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Electronic Cigarettes: Advertising

Question for Department for Digital, Culture, Media and Sport

UIN 168923, tabled on 15 March 2021

To ask the Secretary of State for Digital, Culture, Media and Sport, what assessment he has made of the potential effect on reducing levels of smoking of improving public perception of e-cigarettes and vape products, including allowing manufactures, retailers and brands of e-cigarette products to communicate comparative health claims and switching messages that are agreed by the relevant public health bodies to adult smokers.

Answered on

22 March 2021

E-cigarettes in the UK are tightly regulated by the Tobacco and Related Products Regulations 2016 (TRPR) and the Nicotine Inhaling Products (Age of Sale and Proxy Purchasing) Regulations 2015 (NIP). These regulations aim to reduce the risk of harm to children; to protect against any risk of renormalisation of tobacco use; and to provide assurance on relative safety for users. The regulations include restrictions on mainstream TV and radio advertising; prevent sale to under 18s; and limit both tank sizes and nicotine content.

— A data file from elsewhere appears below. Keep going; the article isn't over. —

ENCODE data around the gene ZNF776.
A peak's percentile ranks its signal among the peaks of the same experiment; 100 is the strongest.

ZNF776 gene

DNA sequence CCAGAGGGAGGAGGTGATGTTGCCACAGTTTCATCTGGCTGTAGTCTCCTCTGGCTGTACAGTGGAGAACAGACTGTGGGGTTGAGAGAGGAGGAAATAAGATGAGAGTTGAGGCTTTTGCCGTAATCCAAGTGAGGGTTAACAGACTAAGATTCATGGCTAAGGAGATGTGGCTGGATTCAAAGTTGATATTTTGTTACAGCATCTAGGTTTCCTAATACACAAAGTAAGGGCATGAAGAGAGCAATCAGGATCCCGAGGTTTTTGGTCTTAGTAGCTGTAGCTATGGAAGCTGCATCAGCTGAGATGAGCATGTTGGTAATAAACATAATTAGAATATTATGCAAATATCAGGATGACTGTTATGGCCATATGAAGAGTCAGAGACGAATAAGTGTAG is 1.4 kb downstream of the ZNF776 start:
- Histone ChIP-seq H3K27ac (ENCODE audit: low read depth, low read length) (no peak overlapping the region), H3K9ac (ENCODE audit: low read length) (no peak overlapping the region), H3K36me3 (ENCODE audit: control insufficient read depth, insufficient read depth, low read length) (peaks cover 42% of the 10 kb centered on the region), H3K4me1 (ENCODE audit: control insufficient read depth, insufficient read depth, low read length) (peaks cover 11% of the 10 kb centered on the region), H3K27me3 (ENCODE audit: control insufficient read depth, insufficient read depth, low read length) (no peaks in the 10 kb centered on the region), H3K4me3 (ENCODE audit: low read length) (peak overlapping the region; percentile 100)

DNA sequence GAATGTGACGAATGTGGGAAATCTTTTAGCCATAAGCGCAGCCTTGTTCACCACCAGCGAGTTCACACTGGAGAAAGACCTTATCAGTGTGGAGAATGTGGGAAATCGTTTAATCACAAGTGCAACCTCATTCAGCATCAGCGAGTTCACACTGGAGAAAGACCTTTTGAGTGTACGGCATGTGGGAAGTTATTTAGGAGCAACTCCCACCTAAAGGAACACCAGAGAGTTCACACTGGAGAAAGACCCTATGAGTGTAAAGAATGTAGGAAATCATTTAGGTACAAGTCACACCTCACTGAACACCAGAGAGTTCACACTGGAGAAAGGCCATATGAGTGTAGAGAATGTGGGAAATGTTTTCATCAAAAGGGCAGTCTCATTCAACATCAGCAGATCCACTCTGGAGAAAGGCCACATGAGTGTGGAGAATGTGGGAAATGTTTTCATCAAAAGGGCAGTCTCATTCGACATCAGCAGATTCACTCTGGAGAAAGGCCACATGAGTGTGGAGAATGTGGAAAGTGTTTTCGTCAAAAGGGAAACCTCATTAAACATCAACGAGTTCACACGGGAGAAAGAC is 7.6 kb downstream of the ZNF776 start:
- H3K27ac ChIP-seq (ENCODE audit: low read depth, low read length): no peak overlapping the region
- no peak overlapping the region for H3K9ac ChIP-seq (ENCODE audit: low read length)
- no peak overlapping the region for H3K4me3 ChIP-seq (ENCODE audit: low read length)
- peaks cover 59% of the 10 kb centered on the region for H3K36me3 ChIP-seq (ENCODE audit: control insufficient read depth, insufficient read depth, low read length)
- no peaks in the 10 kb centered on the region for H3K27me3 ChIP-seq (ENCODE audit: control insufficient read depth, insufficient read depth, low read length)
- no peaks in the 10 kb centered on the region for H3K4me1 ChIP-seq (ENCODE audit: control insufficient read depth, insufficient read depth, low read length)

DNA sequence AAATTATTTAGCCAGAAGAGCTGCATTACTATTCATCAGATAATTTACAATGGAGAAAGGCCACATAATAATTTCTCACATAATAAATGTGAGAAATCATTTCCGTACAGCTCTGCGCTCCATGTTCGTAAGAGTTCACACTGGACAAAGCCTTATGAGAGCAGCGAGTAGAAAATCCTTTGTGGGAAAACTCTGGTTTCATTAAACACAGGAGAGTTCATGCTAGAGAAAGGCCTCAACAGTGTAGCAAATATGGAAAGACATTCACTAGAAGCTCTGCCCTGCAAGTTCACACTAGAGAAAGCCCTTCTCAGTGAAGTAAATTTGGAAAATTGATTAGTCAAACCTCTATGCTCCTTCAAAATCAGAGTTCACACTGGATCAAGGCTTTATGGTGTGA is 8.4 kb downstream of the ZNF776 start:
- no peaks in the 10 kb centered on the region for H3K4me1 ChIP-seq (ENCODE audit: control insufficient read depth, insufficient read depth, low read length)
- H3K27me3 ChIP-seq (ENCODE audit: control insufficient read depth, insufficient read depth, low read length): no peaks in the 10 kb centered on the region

My department works closely with the Advertising Standards Authority (ASA) who facilitate the self-regulation of the UK advertising sector through the UK Code of Broadcast Advertising (BCAP Code) and The UK Code of Non-broadcast Advertising and Direct & Promotional Marketing (CAP Code). The ASA has a clear framework for advertisers to follow in relation to what is and is not allowed when making health claims about vapes or e-cigarettes.

It would appear that the key consideration for advertisers is whether their marketing communications do anything further than provide basic, factual information about the products. Any content that appears to make the product seem more attractive is likely to be regarded as promotional and therefore likely to be ruled against by the ASA and removed.

More information about the ASA’s approach can be viewed here: